“How is it,” asks my interlocutor, “that you immerse yourself in all of this dark history, and yet you don’t seem cynical?”
Well, that’s a fair question. I’m tempted to simply throw down another Edward Abbey quote and let it go at that:
“Don’t let yourself become cynical. Cynicism is a cheap emotion, a craven substitute for thought and action. Cynicism corrodes the will, dulls the conscience, blunts your sense of right and wrong… Stay alert to fine distinctions: become a pessimist like me.”
But, since I’m in the business of expounding upon things, allow me to expound…
Cynicism is both a cause and a symptom of bitterness, and a bitter life is no kind of life for me. I’ve seen bitterness eat people alive from the inside out. It ain’t pretty for anyone — including those close to a person drowning in their own toxic stew.
A cynic can be described as one who sees “hypocrisy and deceitfulness, primitive selfishness and unbounded egoism, and gross materialism and disguised ruthlessness are the hidden characteristics of all human behavior.”
As a lifelong student of frontier history, I can attest that this is a pretty good description of the way the whole thing rolls. Our Founding Fathers were land speculators on a grand scale, knowingly at the expense of First Nations peoples, who were to be bribed out of their lands, assimilated or pushed aside by force when necessary. Resource exploitation has always been the name of the game. And that goes for First Nations peoples, too. The Comanche made Northern Mexico howl for a couple of centuries, and the Apache considered Mexican settlers as practically their employees — raising livestock for them to raid.
Greed and duplicity, cruelty and barbarism, held sway on all sides — but so did genuine nobility and heroism, as clashes among mere handfuls of men decided the fates of empires.
And those greedy, patriarchal, slavery‐defending Founders yet managed to cobble together a structure for republican government that has given room for the expansion of human liberty. Sort of by accident, the Founders left the door open far enough for Martin Luther King, Jr. to stick his foot in it, with an appeal that can have but one answer:
“All we say to America is, ‘Be true to what you said on paper.’”
Yes, we’re constantly in danger of adopting one new set of chains or another, but the beacon of individual liberty continues to beckon.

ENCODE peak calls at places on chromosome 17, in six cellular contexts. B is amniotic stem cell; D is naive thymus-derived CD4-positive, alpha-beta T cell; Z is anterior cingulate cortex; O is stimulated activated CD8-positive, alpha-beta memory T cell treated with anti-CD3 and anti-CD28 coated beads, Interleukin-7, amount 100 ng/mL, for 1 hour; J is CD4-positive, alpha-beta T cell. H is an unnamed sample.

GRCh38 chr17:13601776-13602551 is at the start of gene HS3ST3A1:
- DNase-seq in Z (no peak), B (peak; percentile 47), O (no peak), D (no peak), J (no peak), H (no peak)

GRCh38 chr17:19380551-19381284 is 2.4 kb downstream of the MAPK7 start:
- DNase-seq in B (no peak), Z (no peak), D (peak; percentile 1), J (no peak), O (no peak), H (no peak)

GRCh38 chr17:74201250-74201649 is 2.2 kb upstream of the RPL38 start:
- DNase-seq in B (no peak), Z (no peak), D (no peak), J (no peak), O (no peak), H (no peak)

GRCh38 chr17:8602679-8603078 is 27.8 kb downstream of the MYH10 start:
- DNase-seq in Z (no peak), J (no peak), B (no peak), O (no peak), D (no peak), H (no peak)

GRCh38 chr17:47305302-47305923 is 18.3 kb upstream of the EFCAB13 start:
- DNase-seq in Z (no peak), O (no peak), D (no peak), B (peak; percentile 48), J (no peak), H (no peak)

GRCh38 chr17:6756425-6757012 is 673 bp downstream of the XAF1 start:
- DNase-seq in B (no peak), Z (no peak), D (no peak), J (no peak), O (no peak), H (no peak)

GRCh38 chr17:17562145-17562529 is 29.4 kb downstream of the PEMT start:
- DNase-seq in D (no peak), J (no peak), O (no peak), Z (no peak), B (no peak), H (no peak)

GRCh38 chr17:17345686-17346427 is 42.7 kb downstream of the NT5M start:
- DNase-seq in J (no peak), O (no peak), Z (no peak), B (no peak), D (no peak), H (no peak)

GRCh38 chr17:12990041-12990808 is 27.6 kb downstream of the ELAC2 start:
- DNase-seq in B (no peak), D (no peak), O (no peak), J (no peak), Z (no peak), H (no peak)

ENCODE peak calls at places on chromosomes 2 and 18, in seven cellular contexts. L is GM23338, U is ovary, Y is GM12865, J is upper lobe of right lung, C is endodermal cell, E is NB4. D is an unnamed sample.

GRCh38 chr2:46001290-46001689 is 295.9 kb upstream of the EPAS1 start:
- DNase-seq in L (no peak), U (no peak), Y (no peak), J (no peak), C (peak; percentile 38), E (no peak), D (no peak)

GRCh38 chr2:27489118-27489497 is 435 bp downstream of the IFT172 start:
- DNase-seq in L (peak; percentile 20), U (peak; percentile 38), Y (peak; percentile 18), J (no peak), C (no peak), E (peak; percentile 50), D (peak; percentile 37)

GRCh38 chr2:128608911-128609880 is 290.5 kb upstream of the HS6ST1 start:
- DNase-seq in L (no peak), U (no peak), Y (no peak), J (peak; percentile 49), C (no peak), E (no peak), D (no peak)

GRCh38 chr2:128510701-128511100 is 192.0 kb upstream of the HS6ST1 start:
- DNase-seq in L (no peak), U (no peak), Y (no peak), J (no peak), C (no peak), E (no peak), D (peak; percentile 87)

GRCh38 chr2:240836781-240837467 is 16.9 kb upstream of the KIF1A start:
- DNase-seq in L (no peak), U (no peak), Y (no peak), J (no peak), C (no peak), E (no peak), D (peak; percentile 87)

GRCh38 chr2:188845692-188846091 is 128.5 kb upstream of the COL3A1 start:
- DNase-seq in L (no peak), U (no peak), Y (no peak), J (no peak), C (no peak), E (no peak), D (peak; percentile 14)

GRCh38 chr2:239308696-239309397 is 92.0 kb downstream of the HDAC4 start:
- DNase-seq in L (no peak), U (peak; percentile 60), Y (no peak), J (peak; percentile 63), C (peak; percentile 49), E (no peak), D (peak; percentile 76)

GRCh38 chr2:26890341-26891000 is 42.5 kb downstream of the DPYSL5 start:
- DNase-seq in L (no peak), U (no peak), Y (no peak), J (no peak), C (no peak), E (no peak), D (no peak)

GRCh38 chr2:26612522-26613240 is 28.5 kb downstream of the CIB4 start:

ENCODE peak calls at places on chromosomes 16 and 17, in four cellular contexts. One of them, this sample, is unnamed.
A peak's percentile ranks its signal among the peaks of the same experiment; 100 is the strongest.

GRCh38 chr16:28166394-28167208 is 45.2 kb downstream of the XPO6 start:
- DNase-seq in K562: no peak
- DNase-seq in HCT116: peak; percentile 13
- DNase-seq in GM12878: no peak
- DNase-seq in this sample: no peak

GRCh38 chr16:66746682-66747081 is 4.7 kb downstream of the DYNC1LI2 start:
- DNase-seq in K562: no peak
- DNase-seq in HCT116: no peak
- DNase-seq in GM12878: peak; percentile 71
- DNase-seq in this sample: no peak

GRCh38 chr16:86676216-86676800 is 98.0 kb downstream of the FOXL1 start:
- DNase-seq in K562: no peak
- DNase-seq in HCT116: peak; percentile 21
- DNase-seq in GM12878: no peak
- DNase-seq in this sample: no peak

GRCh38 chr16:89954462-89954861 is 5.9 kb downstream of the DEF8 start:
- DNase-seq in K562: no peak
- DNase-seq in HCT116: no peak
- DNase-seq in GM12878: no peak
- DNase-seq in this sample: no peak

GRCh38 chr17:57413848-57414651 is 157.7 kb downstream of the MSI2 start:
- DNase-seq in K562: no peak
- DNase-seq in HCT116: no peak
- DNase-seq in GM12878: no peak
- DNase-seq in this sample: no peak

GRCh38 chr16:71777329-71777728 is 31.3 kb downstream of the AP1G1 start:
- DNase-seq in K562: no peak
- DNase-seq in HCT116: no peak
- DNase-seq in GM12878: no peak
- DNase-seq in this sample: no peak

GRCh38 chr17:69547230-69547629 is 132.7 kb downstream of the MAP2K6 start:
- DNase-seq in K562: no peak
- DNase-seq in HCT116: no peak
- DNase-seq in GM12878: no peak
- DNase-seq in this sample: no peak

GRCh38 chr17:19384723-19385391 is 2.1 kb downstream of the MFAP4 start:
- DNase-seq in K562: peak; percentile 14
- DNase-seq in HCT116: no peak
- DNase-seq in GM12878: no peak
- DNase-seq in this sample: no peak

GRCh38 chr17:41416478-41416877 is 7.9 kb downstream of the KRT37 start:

My outlook is that it is remarkable that we humanfolk do as well as we do. I figure acts of generosity, nobility and courage should be saluted, even if we know that there are always mixed motives. And especially when they come from someone who is fundamentally a sonofabitch. There are plenty of historical examples, but a mythic tale provides an archetypal one: Jaime Lannister from George R.R. Martin’s A Song of Ice and Fire (Game of Thrones).
Here we have a ridiculously handsome and privileged prince of a great house, an oathbreaker and a Kingslayer who pushes a nine‐year‐old kid out of a tower window because the kid saw Jaime rogering his own twin sister. Bad dude, right? REALLY bad dude. Yet, he saves a woman from a gang of rapists, at the cost of his sword hand. And maybe the act that originally earned him opprobrium as a Kingslayer was actually a heroic act? Hmmmm…
It’s not redemption, exactly — just a very mixed bag of human messiness.
It is my belief that cynicism is often the flip side of idealism. If you think the human condition ought to be better than it is, it’s easy to slide into bitter disappointment. A great deal of the angst that informs what passes for our political‐cultural discourse these days has its roots that gap between expectation and reality. If you give cynicism its head, it becomes despair.
I reject despair. As a rather cheerful pessimist, I insist that, yes, it is remarkable that we do as well as we do.
My friend Cris Converse once said to me that one of the things she likes and admires about me is that I embrace and use my own darkness. That’s one of the most astute — and nicest — things anybody’s ever said to me.
I think doing so is critical, and I work hard at it. My friends, I am a sinner. While I’m not especially subject to greed or envy, the other five “deadly sins” are my constant companions: lust; gluttony; sloth; wrath; and pride. I don’t try to eliminate them and I sure as hell don’t pretend that they’re not there. I’ve tried to make friends with them and channel them into the most productive — or least destructive — manifestations I am capable of. And that practice helps me avoid cynicism when I look outward.
I figure most folks are struggling to do the same. Makes it easier to cut people slack.
When I look out across the landscape of the Big Bad World, I see a lot that I don’t like. Principles, liberties and lifeways that I value more than life its ownself are under attack from all sides. I push back where, when and how I can. It’s not enough, and the pessimist in me doubts that I and my comrades will prevail. But I will never succumb to cynicism and despair, because the outcome is beyond my control, but the battle is not. And the battle itself is worthy.
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